The 5 Key Principles of Passive House Design
17 Dec, 2019
The successful execution of these 5 Key Design Principles is essential to achieve a building with a Passive House rating. Having a holistic, fabric first approach to construction, the Passive House standard determines that each component must work together towards achieving very high energy efficiency, optimized thermal comfort and a healthier internal environment.
- Airtightness: Ensuring that there are only the minutest of gaps in the building envelope is an essential part of Passive House design. Having minimal breaches ensures that there are no drafts, while allowing the home to maintain a stable and consistent internal temperature for optimum comfort and better air quality.
- Thermal Insulation: Having sufficient insulation is essential to the success of a Passive built home. Providing the appropriate level of high quality insulation between the building envelope and the outdoor environment ensures a high level of control over the internal thermal climate. This also reduces the chances of condensation and in turn, harmful mildews from developing, which can cause significant health and respiratory issues.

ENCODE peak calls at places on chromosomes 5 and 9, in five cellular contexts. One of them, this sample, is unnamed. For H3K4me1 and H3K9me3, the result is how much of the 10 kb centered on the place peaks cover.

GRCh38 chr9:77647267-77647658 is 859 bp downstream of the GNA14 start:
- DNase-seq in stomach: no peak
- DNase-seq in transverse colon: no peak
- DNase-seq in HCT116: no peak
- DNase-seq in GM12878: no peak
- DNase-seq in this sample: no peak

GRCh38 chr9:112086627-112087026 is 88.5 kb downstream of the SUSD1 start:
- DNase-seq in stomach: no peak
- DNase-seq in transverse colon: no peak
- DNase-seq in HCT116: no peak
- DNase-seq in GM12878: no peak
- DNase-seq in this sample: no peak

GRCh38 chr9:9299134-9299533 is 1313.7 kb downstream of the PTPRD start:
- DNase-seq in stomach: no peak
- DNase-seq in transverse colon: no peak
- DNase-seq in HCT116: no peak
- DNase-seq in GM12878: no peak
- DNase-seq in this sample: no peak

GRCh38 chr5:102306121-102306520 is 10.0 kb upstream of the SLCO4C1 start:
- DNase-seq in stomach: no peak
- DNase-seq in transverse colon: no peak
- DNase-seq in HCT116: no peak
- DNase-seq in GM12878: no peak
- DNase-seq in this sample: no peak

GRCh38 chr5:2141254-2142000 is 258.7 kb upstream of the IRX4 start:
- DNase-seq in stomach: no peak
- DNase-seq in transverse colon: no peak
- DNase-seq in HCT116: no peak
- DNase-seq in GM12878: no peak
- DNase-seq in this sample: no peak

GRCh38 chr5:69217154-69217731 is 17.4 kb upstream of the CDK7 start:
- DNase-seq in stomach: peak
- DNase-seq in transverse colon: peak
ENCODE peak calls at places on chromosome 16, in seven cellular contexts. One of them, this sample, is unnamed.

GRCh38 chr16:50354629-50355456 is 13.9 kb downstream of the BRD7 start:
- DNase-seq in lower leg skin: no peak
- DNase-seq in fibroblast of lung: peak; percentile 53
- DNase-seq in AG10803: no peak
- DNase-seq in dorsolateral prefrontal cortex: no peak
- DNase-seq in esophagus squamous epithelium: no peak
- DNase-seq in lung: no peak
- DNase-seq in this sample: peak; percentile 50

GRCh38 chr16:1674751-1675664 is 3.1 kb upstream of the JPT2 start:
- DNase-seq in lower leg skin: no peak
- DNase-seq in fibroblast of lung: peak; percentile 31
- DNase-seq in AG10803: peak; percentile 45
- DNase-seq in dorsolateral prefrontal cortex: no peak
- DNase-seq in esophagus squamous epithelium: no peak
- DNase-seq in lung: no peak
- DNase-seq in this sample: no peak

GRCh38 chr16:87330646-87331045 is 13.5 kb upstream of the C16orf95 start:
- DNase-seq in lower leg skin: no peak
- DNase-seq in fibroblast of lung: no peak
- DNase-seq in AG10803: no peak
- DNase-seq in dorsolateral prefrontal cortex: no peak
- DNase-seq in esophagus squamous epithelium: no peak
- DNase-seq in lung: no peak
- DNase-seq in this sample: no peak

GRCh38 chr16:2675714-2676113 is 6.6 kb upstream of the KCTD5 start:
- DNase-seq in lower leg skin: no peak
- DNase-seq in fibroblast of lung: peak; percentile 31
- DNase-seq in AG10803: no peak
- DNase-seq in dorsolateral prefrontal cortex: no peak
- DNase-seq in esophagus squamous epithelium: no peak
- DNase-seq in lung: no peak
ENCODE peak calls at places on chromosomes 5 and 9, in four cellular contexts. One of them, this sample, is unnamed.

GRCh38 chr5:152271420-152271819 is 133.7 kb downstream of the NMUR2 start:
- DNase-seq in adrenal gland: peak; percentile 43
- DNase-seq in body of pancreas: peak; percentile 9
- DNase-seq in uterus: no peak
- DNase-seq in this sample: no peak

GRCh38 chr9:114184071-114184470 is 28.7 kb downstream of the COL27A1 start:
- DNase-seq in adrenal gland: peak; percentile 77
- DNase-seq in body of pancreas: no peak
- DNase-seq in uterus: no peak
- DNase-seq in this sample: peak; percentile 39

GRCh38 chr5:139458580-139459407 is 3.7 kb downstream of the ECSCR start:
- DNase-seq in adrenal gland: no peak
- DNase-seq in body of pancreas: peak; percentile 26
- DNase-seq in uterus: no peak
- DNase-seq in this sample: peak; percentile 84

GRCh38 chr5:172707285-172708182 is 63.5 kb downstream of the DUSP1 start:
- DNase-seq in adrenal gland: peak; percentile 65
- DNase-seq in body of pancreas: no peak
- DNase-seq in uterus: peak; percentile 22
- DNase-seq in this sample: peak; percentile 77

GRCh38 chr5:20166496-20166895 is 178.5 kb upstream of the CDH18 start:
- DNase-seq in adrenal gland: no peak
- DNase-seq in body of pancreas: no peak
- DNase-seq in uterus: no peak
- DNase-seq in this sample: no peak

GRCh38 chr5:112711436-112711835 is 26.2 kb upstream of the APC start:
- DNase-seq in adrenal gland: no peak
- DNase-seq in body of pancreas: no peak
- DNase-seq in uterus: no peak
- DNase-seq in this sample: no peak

- High Performance Windows: Just like the thermal insulation used in the roof, walls and sub-floor, the windows used in a Passive House build are low emission, double or triple glazed, with thermally broken or non-metal frames, adding an extra level of insulation to the home.
- Mechanical Ventilation Heat Recovery: The mechanical ventilation system used in Passive House design guarantees continuous supply of fresh, filtered air into the home. The system also harnesses the heat from the air it extracts from the house and uses that to maintain an optimum thermal climate throughout the house. This system massively reduces the chances of condensation and provides air that is free of pollutants, largely improving the air quality inside the home, which makes for a much cleaner, healthier indoor environment.
- Thermal Bridge-Free Construction: This means continuous, sufficient insulation with no gaps and minimal penetrations. If the use of heat conductive materials is unavoidable, then thermal breaks must be created by placing a non-conductive material between the two materials. If this approach is not taken, then thermal highways will open up and the ability to control the internal climate will be greatly reduced, which will cause increased energy consumption and increased condensation risk.